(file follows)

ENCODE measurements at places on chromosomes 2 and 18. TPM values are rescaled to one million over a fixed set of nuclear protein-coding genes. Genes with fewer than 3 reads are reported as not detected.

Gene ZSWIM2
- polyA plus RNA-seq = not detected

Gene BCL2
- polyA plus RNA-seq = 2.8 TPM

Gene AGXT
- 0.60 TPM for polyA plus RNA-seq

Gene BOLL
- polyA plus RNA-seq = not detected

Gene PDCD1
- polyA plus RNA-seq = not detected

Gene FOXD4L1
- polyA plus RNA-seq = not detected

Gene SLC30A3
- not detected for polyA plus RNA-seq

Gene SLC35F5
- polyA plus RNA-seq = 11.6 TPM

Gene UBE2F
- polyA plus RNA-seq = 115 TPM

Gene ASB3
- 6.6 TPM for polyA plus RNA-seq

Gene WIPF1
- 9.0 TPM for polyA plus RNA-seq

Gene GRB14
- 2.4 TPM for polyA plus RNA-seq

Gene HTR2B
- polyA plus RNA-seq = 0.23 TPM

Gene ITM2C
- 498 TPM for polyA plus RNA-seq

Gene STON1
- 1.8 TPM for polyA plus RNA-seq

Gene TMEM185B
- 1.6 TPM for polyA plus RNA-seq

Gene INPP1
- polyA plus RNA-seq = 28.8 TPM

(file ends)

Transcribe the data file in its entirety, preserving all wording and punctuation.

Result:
ENCODE measurements at places on chromosomes 2 and 18. TPM values are rescaled to one million over a fixed set of nuclear protein-coding genes. Genes with fewer than 3 reads are reported as not detected.

Gene ZSWIM2
- polyA plus RNA-seq = not detected

Gene BCL2
- polyA plus RNA-seq = 2.8 TPM

Gene AGXT
- 0.60 TPM for polyA plus RNA-seq

Gene BOLL
- polyA plus RNA-seq = not detected

Gene PDCD1
- polyA plus RNA-seq = not detected

Gene FOXD4L1
- polyA plus RNA-seq = not detected

Gene SLC30A3
- not detected for polyA plus RNA-seq

Gene SLC35F5
- polyA plus RNA-seq = 11.6 TPM

Gene UBE2F
- polyA plus RNA-seq = 115 TPM

Gene ASB3
- 6.6 TPM for polyA plus RNA-seq

Gene WIPF1
- 9.0 TPM for polyA plus RNA-seq

Gene GRB14
- 2.4 TPM for polyA plus RNA-seq

Gene HTR2B
- polyA plus RNA-seq = 0.23 TPM

Gene ITM2C
- 498 TPM for polyA plus RNA-seq

Gene STON1
- 1.8 TPM for polyA plus RNA-seq

Gene TMEM185B
- 1.6 TPM for polyA plus RNA-seq

Gene INPP1
- polyA plus RNA-seq = 28.8 TPM